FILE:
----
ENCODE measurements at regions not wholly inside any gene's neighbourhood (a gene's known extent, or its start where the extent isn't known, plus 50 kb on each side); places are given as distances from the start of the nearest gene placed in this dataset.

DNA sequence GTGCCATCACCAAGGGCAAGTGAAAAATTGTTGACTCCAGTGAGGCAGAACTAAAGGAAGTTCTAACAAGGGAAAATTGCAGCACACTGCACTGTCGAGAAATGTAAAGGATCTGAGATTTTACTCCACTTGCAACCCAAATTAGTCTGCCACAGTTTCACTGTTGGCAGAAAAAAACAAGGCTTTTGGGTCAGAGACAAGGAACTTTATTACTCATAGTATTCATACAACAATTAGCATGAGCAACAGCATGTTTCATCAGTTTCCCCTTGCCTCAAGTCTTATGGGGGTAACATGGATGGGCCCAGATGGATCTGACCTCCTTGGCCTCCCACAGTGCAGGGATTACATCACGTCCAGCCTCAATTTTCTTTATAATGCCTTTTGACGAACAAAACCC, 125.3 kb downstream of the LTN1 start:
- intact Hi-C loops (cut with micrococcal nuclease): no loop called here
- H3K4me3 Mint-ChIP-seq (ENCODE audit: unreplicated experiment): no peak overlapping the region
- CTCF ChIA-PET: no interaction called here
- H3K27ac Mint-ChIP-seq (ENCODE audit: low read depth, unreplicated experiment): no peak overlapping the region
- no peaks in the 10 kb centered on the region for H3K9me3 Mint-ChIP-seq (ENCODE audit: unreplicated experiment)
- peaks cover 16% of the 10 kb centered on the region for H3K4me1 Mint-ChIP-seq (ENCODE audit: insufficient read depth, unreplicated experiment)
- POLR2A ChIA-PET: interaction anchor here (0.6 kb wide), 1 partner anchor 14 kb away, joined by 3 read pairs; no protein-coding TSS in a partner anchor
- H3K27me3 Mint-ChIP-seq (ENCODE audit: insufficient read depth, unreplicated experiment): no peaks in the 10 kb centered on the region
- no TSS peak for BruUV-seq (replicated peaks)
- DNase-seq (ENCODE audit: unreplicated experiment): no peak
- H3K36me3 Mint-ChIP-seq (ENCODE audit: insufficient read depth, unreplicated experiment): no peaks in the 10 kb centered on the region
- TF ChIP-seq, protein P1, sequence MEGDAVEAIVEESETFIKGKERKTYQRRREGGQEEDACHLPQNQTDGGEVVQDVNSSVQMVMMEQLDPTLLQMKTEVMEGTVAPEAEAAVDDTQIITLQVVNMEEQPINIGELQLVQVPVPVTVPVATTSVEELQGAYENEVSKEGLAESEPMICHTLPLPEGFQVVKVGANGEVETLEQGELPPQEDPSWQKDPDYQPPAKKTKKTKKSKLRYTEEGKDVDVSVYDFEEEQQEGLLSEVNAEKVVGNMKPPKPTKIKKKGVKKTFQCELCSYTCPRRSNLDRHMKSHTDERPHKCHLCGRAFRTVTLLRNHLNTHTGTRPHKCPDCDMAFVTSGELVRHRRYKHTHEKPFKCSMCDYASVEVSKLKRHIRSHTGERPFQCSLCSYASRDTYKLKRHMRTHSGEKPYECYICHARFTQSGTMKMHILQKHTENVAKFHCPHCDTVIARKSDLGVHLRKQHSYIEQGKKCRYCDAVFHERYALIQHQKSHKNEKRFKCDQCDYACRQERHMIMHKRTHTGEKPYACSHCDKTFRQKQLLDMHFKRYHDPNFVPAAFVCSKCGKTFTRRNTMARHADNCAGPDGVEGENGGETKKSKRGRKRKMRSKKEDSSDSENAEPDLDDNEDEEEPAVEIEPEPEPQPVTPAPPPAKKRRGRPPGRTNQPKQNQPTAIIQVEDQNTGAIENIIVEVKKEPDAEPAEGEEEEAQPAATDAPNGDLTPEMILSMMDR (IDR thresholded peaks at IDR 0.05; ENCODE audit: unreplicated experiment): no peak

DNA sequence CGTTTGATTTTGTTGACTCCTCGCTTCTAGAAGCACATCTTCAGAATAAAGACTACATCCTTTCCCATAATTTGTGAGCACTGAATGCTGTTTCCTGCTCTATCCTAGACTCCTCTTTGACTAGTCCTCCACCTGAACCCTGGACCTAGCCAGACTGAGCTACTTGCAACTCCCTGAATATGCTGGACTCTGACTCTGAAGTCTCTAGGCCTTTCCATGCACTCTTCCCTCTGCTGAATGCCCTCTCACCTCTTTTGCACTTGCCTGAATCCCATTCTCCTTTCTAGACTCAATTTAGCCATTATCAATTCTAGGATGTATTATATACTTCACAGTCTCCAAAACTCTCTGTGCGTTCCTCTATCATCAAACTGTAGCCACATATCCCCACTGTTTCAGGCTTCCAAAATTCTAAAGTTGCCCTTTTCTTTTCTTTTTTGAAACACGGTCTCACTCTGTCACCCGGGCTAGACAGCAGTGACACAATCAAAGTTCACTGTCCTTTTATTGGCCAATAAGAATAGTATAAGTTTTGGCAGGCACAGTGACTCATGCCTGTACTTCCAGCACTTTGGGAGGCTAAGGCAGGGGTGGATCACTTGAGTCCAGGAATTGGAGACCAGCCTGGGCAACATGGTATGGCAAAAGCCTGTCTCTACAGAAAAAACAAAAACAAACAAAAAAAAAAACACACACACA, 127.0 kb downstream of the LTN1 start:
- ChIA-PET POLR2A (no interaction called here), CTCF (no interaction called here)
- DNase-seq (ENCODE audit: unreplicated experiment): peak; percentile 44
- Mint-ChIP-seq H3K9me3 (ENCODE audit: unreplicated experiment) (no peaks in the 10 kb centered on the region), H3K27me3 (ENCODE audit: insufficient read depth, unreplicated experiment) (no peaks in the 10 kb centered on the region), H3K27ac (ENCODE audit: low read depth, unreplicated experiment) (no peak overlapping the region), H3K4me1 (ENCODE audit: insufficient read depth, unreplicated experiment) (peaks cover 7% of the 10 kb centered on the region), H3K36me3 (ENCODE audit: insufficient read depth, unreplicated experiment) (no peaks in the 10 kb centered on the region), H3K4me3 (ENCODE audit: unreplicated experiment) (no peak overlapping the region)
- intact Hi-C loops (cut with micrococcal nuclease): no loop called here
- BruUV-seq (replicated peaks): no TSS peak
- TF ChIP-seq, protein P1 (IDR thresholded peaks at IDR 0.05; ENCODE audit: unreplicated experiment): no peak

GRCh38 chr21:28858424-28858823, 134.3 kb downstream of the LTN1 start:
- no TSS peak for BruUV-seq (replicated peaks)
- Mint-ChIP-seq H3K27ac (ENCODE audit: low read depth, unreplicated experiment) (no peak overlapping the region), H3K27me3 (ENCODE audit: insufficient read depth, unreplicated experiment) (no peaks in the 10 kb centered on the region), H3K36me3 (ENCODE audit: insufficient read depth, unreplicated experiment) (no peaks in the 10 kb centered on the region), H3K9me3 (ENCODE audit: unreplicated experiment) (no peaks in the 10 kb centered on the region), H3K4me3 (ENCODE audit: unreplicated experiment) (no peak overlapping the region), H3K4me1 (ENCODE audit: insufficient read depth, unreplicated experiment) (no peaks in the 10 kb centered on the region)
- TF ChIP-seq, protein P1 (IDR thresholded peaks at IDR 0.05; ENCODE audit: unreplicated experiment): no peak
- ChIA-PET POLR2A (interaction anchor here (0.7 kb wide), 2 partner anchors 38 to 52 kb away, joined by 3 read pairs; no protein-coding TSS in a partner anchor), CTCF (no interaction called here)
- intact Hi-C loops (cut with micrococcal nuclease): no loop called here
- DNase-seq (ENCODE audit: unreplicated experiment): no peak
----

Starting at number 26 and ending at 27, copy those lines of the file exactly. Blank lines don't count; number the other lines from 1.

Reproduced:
- ChIA-PET POLR2A (interaction anchor here (0.7 kb wide), 2 partner anchors 38 to 52 kb away, joined by 3 read pairs; no protein-coding TSS in a partner anchor), CTCF (no interaction called here)
- intact Hi-C loops (cut with micrococcal nuclease): no loop called here